For every Arsenal fan tonight’s game is enormous. Beyond even the media’s hyping of the game, every supporter has waited with baited breath for February 16th to come around since the draw was made back in December. A chance, with virtually a full squad, to avenge last year’s humiliating result in the Camp Nou against arguably the world’s greatest team, whetted the appetite like no other fixture would.
It is the fact that Arsenal may be running out on to the pitch with a first choice team that provides a second undercurrent of worry about this game though.
Until Robin van Persie recently broke the record for the number of goals scored in a calendar month, Samir Nasri has been Arsenal’s stand-out player this year. He leads the total scoring charts after notching 14 goals with virtuoso performances, most notably the game against Fulham where the ball seemed glued to his feet. Unfortunately his hot run of form was cut short by a hamstring injury, which occurred during Arsenal’s narrow victory over Huddersfield in the FA Cup.
The indications have been this week that Samir Nasri make make a surprise return to fitness to be available for the encounter against Barcelona. Whilst this may seem like good news, Arsène Wenger does sometimes have a tendency to gamble on returning players early from injury for big games. This has not always been a good long-term strategy.
This is especially relevant given their next game. Last year in the first leg 2-2 draw at the Emirates, after playing William Gallas in the centre of the defence having been out injured for the previous 8 weeks, Wenger went on to say after the match
“William has a calf strain. He will be out for a while now. I took a gamble that didn’t pay off. I regret that”
He also took a chance by playing Cesc Fabregas in the same match after he had just returned from injury and was not fully match fit. Although Wenger suggested that this was not correlated, Fabregas broke his leg in that game and was out for the rest of the season. Arsenal’s squad was diminished for most of the rest of the season and although there were certainly other factors involved (a certain brilliant Argentinian for one), this certainly contributed to both the subsequent loss in Barcelona and distinct tailing off in form towards the end of the year.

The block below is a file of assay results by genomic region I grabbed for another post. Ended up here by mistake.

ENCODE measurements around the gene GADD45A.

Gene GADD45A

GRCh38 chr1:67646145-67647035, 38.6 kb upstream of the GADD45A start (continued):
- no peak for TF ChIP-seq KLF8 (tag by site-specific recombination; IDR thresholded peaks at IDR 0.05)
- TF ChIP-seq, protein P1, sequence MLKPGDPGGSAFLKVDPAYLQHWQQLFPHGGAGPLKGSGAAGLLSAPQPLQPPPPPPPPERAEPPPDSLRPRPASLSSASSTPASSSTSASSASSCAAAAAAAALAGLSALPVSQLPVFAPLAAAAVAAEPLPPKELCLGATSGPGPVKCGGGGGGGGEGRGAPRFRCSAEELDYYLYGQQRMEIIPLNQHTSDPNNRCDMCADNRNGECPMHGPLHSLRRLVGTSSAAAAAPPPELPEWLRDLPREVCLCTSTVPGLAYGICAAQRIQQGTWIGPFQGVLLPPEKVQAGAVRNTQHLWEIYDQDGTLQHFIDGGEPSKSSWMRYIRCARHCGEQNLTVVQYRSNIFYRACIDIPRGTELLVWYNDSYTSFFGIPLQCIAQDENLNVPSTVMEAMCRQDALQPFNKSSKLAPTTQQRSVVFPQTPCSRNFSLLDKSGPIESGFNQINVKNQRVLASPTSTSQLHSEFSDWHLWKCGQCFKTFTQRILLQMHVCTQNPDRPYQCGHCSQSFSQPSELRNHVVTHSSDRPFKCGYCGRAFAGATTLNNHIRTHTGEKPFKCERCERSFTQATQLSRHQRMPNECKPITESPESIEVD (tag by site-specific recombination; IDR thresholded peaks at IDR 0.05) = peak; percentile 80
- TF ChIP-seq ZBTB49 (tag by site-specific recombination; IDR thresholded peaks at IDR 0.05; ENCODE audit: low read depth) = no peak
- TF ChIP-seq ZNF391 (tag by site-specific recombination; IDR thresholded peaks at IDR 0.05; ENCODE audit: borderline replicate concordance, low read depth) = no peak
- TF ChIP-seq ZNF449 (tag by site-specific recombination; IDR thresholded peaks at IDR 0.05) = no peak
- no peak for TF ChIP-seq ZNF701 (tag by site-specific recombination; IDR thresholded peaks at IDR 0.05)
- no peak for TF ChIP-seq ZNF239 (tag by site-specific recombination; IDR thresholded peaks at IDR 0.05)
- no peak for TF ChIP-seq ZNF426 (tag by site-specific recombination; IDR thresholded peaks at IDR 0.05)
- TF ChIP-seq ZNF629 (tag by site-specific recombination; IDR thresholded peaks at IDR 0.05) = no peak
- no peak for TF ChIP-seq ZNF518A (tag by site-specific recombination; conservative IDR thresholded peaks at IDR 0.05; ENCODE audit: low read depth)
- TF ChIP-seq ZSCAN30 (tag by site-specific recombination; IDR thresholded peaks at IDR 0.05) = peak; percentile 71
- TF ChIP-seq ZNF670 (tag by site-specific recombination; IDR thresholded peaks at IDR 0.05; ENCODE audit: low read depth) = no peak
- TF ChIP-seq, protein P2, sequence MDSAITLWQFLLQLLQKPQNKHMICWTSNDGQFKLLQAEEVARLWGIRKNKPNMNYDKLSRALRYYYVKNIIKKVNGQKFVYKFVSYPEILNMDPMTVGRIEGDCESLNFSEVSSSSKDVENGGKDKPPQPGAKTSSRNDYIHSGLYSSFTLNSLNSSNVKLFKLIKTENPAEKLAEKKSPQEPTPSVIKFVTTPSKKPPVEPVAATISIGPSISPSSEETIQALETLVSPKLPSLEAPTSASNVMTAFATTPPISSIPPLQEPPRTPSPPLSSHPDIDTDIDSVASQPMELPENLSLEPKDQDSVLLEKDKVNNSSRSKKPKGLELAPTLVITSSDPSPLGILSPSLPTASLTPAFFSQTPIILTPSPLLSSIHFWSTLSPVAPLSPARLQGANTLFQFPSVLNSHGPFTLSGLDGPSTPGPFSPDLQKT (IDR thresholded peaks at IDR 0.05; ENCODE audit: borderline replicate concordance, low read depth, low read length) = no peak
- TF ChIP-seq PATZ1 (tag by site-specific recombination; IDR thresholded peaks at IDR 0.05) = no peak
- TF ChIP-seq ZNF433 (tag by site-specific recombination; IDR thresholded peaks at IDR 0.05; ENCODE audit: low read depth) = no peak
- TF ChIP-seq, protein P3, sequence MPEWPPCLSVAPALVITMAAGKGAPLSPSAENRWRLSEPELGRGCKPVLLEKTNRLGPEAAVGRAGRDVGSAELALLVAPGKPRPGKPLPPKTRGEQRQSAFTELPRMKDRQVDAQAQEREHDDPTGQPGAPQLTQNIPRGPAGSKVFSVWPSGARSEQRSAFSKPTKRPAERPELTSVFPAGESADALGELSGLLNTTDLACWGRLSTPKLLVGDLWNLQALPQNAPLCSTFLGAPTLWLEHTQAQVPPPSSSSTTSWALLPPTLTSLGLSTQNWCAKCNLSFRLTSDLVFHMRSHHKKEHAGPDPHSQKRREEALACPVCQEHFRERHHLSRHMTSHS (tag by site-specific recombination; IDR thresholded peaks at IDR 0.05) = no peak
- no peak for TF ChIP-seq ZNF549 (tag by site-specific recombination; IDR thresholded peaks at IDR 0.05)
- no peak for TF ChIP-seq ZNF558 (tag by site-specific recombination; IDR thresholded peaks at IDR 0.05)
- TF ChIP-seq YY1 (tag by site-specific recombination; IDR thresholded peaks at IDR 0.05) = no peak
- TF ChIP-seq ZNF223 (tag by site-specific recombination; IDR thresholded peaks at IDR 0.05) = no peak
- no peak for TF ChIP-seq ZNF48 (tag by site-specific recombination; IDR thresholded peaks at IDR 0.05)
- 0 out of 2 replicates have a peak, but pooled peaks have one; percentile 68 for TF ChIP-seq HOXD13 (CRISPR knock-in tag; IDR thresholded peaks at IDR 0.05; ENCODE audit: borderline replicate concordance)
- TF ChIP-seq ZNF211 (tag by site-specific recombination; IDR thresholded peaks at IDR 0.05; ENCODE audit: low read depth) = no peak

These are by no means isolated occurrences. Both van Persie and Diaby, amongst others, have been hurried back into action and gone on to get injured again, although some of the blame must be placed with the players and their desire to return to playing again, possibly before they should. The reason, often cited, that might explain why Wenger feels the need to push them into playing is that, although Wenger would never admit it, the team has not had enough depth and he needs any of his top players who are just about fit to play.
This may or may not be true though I’m sure the thought of Messi running at a 35 year old Sol Campbell probably gave him a few sleepless nights and perhaps forced his hand in the case of Gallas. The point is that this time around Wenger has almost a full squad to choose from. Apart from Nasri, all of his top players are available and in good form. In addition, Andrey Arshavin is a ready made replacement being the same type of technically gifted dribbler with a good shot. Arshavin admittedly had to endure a patch of rough form but after two assists against Newcastle and a busy performance in the win against Wolves, while also adding some decent defensive work (going some way to rectify a common complaint against him) he seems to be ready to fire on all cylinders again.
There seems to be little reason to rush him back quickly for the first leg against Barcelona, if he has only trained once, when there is a second leg, a cup final and the climax of a hard season to all come in the next few weeks. Nasri has been brilliant this year and I think every Arsenal fan would like to see him out there against Barcelona if he was fit but it has to make long-term sense for him not to be rushed back.